Bonus Article, Car parking fringe benefits and arm’s length valuation
The ATO has announced that from February it is intending to contact a selection of business taxpayers that provide car parking benefits to their employees, and that use the market value method to arrive at a taxable value, to ensure these values have been calculated correctly.
There are five ways that an employer can calculate car parking benefits (the first three of which require records of the number of car parking fringe benefits provided):
- Commercial parking station method.
- Market value method.
- Average cost method.
- 12-week register method – once every five years, you must keep records of the use of car parking spaces for a 12-week period, and value the use as if you had used the commercial parking station method, the market value method or the average cost method.
- Statutory formula method – 228 car parking fringe benefits are deemed to arise from the use of each car parking space during the course of the FBT year and are valued in a way similar to the commercial parking station method, the market value method or the average cost method.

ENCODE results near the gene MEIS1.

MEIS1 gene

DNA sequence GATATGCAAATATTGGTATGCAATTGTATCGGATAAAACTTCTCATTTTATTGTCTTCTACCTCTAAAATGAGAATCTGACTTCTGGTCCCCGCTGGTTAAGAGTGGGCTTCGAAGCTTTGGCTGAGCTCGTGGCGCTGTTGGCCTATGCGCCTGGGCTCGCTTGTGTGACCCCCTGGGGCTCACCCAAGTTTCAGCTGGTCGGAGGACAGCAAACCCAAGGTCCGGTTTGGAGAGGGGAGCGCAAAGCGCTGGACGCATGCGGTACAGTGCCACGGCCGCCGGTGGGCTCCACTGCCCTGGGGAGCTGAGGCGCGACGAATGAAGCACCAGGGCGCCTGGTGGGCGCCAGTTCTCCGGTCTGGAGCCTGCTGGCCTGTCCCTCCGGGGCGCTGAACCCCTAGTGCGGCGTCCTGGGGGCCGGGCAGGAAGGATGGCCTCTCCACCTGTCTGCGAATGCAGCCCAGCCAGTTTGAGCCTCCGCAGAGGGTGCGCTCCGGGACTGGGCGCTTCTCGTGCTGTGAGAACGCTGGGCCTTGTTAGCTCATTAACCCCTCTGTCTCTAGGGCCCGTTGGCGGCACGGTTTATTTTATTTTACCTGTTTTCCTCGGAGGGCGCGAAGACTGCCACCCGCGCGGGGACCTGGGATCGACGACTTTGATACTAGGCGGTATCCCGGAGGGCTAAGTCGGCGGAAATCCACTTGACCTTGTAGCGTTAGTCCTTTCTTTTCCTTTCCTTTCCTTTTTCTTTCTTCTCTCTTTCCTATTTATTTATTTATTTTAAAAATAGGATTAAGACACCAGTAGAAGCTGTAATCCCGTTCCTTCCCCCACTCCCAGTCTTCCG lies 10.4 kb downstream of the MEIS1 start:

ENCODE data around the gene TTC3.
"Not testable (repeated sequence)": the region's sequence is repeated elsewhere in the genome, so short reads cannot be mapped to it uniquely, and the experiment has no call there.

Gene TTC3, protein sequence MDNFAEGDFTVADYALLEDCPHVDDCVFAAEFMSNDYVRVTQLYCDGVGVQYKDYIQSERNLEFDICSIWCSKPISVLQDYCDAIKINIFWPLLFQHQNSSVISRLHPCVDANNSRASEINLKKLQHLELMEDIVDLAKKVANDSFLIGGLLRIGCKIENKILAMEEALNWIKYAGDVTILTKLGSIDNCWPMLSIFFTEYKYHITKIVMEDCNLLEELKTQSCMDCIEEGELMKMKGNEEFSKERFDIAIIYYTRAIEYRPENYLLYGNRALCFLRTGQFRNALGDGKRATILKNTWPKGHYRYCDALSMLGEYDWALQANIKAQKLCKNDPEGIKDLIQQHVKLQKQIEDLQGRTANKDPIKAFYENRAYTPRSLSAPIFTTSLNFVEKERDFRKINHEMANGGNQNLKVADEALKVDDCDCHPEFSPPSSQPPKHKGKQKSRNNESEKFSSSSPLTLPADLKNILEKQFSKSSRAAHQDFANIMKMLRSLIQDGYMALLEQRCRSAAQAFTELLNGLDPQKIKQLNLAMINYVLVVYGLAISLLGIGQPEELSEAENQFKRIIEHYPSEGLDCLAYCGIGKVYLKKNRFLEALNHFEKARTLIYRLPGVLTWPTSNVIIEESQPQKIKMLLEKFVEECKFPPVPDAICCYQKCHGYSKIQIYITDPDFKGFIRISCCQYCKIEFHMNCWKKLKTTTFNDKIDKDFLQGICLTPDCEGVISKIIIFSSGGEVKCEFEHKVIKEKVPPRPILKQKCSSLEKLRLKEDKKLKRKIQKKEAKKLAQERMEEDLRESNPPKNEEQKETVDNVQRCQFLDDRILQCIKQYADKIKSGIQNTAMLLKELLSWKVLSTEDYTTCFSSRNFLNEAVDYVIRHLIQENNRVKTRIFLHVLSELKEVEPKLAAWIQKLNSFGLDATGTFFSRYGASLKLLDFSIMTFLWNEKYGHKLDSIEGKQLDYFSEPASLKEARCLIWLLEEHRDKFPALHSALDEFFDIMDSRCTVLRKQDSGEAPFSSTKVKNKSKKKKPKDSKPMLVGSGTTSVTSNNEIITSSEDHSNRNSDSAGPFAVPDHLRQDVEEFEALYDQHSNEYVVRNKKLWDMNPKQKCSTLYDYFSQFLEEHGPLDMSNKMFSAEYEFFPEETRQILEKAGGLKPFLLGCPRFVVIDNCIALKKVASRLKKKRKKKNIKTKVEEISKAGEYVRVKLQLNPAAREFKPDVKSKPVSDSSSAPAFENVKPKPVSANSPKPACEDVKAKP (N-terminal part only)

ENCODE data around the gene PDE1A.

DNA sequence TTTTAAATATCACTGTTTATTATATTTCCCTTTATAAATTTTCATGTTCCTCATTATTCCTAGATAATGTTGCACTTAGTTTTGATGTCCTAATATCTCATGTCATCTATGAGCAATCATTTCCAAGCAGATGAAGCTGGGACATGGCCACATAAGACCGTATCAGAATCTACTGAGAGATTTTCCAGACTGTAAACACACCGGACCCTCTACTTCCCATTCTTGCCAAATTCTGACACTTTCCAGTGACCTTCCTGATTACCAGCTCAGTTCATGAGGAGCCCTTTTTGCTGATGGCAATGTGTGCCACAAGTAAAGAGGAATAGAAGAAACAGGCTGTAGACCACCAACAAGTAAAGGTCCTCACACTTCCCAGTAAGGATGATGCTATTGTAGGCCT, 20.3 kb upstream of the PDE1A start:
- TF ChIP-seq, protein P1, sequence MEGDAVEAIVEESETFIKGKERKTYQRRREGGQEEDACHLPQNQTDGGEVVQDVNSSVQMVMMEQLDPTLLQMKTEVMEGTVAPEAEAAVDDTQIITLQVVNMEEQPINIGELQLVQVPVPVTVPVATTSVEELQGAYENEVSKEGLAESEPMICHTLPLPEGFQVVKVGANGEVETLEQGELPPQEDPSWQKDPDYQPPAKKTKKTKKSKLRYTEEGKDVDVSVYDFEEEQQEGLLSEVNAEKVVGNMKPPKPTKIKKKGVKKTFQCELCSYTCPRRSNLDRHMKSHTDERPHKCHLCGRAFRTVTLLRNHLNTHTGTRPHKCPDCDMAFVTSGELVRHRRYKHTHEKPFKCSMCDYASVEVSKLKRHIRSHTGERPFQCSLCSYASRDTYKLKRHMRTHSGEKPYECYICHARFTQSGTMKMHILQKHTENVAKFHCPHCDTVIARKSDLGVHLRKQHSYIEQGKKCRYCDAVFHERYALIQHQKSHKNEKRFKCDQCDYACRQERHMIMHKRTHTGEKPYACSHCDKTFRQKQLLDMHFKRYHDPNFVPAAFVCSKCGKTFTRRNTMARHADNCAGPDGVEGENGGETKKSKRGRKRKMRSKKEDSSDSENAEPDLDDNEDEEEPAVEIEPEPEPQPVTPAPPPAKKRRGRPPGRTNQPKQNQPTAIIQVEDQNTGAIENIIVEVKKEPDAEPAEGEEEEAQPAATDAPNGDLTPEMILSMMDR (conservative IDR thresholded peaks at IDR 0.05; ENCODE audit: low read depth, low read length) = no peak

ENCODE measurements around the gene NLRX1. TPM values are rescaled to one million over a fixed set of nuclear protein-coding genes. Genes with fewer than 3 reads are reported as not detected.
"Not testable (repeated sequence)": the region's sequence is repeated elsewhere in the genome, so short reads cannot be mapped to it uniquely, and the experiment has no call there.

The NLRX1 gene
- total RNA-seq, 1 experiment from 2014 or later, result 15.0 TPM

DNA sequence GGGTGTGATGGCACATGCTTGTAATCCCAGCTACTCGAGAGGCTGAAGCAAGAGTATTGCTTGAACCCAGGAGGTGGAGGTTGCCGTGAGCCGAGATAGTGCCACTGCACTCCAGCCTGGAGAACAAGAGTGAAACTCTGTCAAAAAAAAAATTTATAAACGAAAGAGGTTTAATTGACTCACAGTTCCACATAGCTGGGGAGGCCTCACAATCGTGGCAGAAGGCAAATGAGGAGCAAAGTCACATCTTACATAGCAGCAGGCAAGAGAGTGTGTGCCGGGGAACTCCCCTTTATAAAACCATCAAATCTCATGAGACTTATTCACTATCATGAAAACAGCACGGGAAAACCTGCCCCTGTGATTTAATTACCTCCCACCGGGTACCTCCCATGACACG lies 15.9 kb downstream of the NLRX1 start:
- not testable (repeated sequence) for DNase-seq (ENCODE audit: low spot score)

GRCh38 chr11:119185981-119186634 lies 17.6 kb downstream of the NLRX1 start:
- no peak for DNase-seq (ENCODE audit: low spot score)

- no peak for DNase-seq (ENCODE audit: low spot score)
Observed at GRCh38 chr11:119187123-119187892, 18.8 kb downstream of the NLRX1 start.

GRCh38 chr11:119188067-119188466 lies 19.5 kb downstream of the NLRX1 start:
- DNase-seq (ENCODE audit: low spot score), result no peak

The commercial parking station method must be used unless you elect to use one of the alternative methods. Where the market value method is selected however, a suitably qualified valuation is required to substantiate that value.
The issue the ATO is seeking to address, and which it hopes to resolve by, among other compliance measures, contacting relevant employer taxpayers, is where the mere appointment of an arm’s length valuer is viewed as satisfying the requirements of the law. This, says the ATO, is not necessarily the case.
The ATO’s guidance on the matter dictates that a valuation report is also required, and that this must detail:
- the date of the valuation
- the precise description of the location of the car parking facilities valued (either the street address or block and section number)
- the number of car parking spaces valued and the value of the car parking spaces based on a daily rate
- the full name of the valuer and a description of their qualifications as a valuer
- the valuer’s signature
- a declaration stating that the valuer is at arm’s length from the valuation.
You must also be able to produce, when required, details of the basis on which the valuation was determined. This information may be set out in a separate valuer’s report.
Note that the market value method provides the taxable value of a single car parking fringe benefit. You can obtain the exact number of benefits provided only from records of actual use. For this method, the FBT law does not contain a specific rule for determining the actual number of car parking fringe benefits that may arise from each car parking space, nor for determining how many car parking spaces are in a given area.